I've also managed to find time to advance my rangers a bit, and have played through the entirety of Conall's Valley with the exception of a couple of pesky group quests. At this point, approaching level 40 and having a decent feel for combat, feats, and the game in general, I feel safe in declaring myself a former newb. Certainly it's a big jump to 80 from where I'm standing, but after spending a few days exploring the Cimmerian highlands, it's clear that I made the right choice in returning to Funcom's Hyboria.
Hit the jump for some impressions of Conall's Valley.
Young Cimmerians fresh off the boat from Tortage will find themselves in Conarch village, an archetypal frontier settlement nestled among the foothills of the Eiglophian Mountains and home to King Conan's ancestral clan. From this central hub, the various Cimmerian play fields are accessible, including Ymir's Pass, the Eiglophians, the Field of the Dead, and Conall's Valley. This last one, a gaping wound in the Earth featuring treacherous ridges and rivers running red with blood from the invading Vanir, is where I spent the vast majority of my post-20 play time.
While many of the leveling guides available for Age of Conan will tell you to skip Conall's Valley and head for Knopshef Province after leaving Tortage, it says here that players are better off running to the Cimmerian hills, particularly if you've rolled a Cimmerian avatar and have the slightest affinity for the underlying Robert E. Howard lore. The Valley is a war-torn visual tour-de-force, with gruesome corpses littering the pathways and bloodthirsty Vanir raiders lurking in every beautiful glade. The ravine sits in the shadow of Ben Morgh, the mountain seat of Crom, and serves as something of a griefer's gauntlet on Age of Conan's PvP servers.
PvE is no less intense, at least until you climb above level 30, as there are large packs of aggro mobs looking to make mince meat of your fresh-faced Tortage graduate. As you make your way north through the expansive zone, the greenery gives way to the snow-capped beginnings of the Eiglophian range where Ymirish marauders have set up a forest of tents, camps, and fire pits that make for some of the more engaging visuals I've experienced in the massive genre.
The Valley is a war-torn visual tour-de-force, with gruesome corpses littering the pathways and bloodthirsty Vanir raiders lurking in every beautiful glade.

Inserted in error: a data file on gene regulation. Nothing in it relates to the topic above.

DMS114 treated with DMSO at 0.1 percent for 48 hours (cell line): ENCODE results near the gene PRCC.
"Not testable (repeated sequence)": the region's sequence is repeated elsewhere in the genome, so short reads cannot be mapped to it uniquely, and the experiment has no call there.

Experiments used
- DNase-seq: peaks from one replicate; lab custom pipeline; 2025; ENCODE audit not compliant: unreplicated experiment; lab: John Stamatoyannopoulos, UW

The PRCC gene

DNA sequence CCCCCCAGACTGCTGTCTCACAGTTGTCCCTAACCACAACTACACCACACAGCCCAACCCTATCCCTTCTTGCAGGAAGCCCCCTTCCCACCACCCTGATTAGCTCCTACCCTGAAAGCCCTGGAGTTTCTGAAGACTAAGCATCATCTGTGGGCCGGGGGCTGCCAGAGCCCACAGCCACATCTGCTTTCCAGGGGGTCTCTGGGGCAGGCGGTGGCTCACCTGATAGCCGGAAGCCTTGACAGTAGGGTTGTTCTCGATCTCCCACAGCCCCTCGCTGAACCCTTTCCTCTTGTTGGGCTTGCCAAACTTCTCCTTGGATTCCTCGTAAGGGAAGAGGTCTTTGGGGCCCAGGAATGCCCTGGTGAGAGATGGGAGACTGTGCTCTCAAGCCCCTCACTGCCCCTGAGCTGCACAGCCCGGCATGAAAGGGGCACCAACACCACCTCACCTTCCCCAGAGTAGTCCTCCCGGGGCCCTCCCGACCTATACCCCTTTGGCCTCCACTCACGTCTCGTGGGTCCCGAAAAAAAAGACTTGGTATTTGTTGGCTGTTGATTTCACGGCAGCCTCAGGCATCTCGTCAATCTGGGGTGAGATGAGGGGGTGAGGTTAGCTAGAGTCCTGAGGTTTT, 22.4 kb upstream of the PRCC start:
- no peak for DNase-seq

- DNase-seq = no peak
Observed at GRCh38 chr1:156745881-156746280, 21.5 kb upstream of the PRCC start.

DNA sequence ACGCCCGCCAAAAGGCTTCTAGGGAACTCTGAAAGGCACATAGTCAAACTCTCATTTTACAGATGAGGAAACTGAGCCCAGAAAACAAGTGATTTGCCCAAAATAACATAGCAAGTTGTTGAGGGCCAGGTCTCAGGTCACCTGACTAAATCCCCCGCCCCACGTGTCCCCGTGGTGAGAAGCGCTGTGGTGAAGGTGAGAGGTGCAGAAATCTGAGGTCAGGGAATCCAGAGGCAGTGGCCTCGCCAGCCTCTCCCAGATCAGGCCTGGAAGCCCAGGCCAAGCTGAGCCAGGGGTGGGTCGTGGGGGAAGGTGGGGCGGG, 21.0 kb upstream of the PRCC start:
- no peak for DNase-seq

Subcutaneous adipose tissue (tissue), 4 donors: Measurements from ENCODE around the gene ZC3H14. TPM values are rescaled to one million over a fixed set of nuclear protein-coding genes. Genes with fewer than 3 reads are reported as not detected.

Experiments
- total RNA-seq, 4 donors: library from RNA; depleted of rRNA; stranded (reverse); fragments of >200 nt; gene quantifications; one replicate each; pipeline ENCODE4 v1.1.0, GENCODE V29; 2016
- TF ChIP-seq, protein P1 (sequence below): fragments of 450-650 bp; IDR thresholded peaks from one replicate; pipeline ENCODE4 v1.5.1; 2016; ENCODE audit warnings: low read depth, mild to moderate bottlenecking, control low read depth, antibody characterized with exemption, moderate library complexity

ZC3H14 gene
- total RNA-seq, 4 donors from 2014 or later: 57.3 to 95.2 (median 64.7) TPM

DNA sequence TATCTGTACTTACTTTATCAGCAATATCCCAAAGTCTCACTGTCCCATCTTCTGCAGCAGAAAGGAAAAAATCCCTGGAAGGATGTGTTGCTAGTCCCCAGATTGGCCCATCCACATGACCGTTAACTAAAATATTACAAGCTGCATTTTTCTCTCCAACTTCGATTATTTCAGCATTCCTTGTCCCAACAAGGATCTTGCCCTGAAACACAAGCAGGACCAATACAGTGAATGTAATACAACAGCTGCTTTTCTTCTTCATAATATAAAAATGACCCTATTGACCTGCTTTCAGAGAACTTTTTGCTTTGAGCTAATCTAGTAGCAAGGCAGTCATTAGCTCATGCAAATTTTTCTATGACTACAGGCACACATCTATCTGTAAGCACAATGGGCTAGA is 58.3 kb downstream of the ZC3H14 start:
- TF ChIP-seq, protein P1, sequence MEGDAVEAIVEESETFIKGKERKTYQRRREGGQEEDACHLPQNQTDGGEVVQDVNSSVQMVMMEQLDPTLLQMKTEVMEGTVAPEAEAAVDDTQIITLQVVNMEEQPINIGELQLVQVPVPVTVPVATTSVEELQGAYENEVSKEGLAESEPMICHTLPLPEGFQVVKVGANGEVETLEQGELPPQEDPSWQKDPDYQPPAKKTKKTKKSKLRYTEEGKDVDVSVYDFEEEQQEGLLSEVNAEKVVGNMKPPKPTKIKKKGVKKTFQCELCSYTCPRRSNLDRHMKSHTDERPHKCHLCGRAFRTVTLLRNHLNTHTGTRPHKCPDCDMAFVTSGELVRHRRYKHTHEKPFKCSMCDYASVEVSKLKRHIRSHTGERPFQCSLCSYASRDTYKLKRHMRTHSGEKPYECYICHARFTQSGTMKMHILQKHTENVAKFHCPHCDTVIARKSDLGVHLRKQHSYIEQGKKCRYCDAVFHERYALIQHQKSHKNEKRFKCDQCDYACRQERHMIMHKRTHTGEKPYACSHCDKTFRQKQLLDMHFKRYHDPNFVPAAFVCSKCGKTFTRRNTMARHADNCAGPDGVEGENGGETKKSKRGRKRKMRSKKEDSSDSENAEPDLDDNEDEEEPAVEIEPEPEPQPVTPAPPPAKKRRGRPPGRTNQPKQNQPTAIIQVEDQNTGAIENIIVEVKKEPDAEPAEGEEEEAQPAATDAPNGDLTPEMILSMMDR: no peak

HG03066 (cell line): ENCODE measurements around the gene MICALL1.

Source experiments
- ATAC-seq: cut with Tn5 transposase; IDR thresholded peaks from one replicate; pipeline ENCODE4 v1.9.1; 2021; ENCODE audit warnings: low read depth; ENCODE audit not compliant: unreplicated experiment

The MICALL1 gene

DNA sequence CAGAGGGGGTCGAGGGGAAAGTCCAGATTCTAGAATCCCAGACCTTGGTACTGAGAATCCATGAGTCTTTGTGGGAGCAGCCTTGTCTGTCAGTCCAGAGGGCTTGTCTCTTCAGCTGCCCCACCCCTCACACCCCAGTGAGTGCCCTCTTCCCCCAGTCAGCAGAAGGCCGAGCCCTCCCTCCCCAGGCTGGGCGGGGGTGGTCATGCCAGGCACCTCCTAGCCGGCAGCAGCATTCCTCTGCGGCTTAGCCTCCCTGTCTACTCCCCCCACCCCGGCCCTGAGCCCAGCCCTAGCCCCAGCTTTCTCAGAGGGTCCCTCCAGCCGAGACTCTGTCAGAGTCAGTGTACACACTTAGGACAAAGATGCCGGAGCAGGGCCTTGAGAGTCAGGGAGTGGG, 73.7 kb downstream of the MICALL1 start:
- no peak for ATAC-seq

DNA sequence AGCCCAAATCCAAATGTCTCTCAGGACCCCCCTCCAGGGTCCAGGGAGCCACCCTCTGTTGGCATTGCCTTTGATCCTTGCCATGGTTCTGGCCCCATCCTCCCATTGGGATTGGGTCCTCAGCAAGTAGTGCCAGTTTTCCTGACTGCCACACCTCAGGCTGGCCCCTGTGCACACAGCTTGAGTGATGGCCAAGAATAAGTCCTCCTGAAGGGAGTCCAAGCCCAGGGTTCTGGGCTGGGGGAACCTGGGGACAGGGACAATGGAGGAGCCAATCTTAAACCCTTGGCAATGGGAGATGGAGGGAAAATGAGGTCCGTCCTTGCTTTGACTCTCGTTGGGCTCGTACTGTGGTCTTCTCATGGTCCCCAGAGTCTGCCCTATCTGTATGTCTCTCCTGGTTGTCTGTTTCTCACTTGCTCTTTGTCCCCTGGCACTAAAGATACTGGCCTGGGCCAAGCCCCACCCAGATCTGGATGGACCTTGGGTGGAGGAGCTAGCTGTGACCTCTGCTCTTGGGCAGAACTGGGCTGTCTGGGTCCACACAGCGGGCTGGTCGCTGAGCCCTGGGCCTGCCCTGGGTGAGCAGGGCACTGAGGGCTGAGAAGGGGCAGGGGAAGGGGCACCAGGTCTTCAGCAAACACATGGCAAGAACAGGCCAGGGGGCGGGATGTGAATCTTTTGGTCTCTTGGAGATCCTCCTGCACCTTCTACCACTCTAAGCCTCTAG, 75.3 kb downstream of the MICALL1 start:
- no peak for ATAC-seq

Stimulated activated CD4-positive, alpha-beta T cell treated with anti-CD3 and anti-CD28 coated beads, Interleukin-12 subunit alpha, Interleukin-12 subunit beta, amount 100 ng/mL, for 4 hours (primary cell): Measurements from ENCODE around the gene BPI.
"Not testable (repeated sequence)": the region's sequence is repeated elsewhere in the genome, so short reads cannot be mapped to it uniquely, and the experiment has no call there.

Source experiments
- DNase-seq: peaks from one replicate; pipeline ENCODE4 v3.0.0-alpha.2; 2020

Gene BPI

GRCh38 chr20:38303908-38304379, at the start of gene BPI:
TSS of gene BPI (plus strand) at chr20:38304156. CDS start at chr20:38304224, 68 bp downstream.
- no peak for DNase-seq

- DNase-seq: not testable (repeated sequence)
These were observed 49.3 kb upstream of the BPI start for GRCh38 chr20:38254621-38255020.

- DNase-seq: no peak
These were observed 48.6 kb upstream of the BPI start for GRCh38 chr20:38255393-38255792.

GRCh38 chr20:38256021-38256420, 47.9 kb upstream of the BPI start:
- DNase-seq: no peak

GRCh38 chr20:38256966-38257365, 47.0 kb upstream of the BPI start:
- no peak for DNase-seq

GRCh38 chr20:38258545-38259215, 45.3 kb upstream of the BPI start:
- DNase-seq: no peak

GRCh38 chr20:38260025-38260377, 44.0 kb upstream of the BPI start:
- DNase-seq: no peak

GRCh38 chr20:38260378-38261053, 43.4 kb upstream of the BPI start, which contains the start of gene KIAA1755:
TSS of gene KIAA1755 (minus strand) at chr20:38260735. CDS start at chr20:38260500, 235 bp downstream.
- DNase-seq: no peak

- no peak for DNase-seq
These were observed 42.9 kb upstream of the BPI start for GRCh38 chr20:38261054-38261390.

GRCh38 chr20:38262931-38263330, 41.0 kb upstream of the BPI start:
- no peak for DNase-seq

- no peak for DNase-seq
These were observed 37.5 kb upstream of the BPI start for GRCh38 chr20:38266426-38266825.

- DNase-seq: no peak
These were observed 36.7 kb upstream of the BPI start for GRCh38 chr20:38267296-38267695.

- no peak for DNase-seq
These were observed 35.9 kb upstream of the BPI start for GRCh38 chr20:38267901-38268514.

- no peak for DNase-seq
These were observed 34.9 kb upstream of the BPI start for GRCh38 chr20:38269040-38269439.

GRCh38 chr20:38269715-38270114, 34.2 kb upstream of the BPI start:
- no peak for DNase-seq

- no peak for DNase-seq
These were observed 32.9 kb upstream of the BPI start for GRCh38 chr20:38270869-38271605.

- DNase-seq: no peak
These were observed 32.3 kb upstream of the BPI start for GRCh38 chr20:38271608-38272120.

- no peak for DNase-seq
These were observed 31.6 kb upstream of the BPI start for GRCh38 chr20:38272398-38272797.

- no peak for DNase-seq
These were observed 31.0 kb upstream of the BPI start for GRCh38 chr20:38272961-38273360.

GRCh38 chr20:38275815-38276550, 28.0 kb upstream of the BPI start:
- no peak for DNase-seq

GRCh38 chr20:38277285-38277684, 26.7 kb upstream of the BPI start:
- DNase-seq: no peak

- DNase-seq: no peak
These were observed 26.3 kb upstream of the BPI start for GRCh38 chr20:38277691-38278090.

If there's a downside to Conall's Valley it's that you'll often see players flitting to and fro but you'll have no real need to interact unless you fancy roleplay or are a quest completionist. I grouped a grand total of three times during my week in the valley, and on each occasion it was a transitory experience reminiscent of the worst PUGs: people dropping in and out, folks unsure of their class roles, and a pervasive "I'm done with my quest so see ya" attitude. The other downside, if you're a min/max type, is that the valley does feature a lot of running around (which is likely why most guides tell you to avoid it). Due to the mountain paths and the varied NPC locations, you'll spend a fair amount of time traveling about and it's probably more efficient to level in a smaller, more densely packed zone. That said, it's more about the journey for me, and Conall's Valley storylines and terrain more than made up for any extra time I spent in transit.
Conall's Valley is also where I started to feel the true power of the ranger class, at least in terms of PvE (PvP is still largely an exercise in getting the jump on the opposing player). My PvE character uses crossbows almost exclusively at this point, and it's a rare occasion that Armor Ripper and Piercing Shot doesn't kill a single target outright. I've also spent feat points to increase the column width of several attacks, and, provided I take the time to position the mobs correctly (via terrain, snares, or both), my ranger does pretty well against three or four mobs of equal or slightly higher level. At some point I'd like to try the melee weapons but there just hasn't been a need as targets very rarely close the distance. I'll examine combat in much more detail in a future column, but for now, it's back to Khitai for your humble columnist.
That's all the time I've got for this week. Check in with Massively early next week for my Rise of the Godslayer beta impressions, and also feel free to email me (jef AT massively DOT com) with your Age of Conan questions. I'll collect the most pertinent for a future column, as well as pass the best ones on to our friends at Funcom. Finally, thanks to munglejunkie for the updated Anvil of Crom banner graphic. Until next time, I leave you with the requisite bar brawl.
Age of Conan beta and launch day veteran, as well as the creator of Massively's weekly Anvil of Crom. Feel free to suggest a column topic, propose a guide, or perform a verbal fatality via email@example.com.